5 gallons at 1109 OG, 48 IBU
8 pounds pale ale malt 1047
16 pounds amber malt (see text) 1062
3 ounces East Kent Goldings, 1.5 hours
3 ounces East Kent Goldings, 10 minutes
1/8 ounce sage, added at end of boil
Infuse the mash with 7 gallons of hot water at 170 degrees F. This should give a strike temp of 151 to 153 degrees F. Hold for two hours, as starch conversion is apt to be slow. You can test with iodine; once you get conversion, then run off the mash. Once this first mash is run off, add an additional 2 to 3 gallons of 180-degree F water to the mash to make up 6 gallons of wort, which will boil down to a little over 5 gallons.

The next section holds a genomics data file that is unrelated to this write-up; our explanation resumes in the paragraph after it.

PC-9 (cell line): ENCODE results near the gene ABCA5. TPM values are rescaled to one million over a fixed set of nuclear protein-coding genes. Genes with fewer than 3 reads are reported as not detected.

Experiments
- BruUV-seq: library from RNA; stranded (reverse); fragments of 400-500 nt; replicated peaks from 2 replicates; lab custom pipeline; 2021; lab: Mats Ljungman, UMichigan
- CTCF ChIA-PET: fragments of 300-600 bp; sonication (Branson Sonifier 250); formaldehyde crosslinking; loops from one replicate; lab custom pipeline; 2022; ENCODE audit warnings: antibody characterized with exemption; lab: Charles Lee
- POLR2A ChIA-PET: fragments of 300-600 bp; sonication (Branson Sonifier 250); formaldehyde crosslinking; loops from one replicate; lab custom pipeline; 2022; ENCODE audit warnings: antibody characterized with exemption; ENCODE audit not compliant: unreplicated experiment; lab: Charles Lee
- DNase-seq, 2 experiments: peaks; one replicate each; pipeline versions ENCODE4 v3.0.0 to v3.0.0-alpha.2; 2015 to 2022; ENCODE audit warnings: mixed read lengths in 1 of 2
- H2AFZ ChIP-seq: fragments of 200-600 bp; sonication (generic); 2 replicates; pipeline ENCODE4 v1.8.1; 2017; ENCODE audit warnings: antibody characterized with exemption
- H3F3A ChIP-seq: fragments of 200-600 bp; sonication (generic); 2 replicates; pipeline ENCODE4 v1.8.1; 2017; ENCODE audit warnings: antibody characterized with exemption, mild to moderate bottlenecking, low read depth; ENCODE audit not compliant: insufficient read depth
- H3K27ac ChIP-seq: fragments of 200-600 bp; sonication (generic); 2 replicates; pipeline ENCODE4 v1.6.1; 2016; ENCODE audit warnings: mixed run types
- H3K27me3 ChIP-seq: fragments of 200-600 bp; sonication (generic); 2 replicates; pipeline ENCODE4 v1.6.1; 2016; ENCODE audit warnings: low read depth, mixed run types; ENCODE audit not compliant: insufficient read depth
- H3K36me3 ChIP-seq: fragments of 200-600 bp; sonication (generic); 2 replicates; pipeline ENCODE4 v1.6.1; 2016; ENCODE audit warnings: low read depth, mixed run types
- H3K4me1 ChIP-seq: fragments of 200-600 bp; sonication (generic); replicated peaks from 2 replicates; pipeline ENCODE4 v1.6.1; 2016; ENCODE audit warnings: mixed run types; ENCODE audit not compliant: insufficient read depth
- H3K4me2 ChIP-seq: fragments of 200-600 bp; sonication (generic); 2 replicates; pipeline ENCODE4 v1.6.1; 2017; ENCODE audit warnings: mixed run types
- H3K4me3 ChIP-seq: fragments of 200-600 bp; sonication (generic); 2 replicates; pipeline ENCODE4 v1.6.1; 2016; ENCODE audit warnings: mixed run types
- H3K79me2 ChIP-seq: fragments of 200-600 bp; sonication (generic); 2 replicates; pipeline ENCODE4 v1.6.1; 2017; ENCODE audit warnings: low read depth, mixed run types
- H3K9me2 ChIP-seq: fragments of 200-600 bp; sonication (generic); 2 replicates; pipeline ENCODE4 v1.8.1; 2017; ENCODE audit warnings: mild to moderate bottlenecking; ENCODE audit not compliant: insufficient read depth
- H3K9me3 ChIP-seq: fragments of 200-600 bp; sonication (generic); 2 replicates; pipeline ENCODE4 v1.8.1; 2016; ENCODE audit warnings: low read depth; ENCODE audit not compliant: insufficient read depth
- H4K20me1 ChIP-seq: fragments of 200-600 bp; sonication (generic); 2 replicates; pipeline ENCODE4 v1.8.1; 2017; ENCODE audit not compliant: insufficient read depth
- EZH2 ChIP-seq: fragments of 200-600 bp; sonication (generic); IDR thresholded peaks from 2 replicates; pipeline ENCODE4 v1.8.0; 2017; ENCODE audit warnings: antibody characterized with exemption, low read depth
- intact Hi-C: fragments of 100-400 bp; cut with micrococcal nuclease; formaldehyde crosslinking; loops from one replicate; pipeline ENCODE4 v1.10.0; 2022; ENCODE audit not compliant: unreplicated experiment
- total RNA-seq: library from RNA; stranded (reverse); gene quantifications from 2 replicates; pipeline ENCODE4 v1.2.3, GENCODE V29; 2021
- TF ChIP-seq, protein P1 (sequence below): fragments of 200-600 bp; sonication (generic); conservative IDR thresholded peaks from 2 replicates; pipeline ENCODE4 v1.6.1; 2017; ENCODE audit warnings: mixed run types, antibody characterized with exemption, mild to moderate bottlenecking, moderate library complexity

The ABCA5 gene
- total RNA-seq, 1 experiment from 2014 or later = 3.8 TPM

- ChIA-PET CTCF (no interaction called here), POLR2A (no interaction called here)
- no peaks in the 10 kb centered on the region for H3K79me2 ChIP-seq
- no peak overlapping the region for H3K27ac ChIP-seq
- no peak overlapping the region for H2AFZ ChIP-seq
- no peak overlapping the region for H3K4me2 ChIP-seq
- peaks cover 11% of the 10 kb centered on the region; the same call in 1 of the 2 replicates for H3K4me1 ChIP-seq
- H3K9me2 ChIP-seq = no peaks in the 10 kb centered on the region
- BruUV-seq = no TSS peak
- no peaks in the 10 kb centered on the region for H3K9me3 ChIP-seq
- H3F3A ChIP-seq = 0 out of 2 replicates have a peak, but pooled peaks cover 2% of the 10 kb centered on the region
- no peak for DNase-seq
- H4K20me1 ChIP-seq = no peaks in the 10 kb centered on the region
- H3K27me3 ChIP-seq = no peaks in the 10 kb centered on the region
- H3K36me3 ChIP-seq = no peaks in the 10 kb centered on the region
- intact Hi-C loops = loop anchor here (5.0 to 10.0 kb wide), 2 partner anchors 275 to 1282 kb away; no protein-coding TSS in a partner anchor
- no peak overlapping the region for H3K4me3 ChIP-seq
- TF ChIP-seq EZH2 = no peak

Ferment with your favorite English yeast strain, built up into a starter, or better yet, pitch from the sediment of a recently emptied secondary.
For a real authentic tang, use a packet of mixed lambic culture once the beer has settled down, and age on this for six months to a year. This simulates the flora found in the wooden casks in which such beers were aged. The flavor can be tasted still in such beers as Gales Prize Old Ale.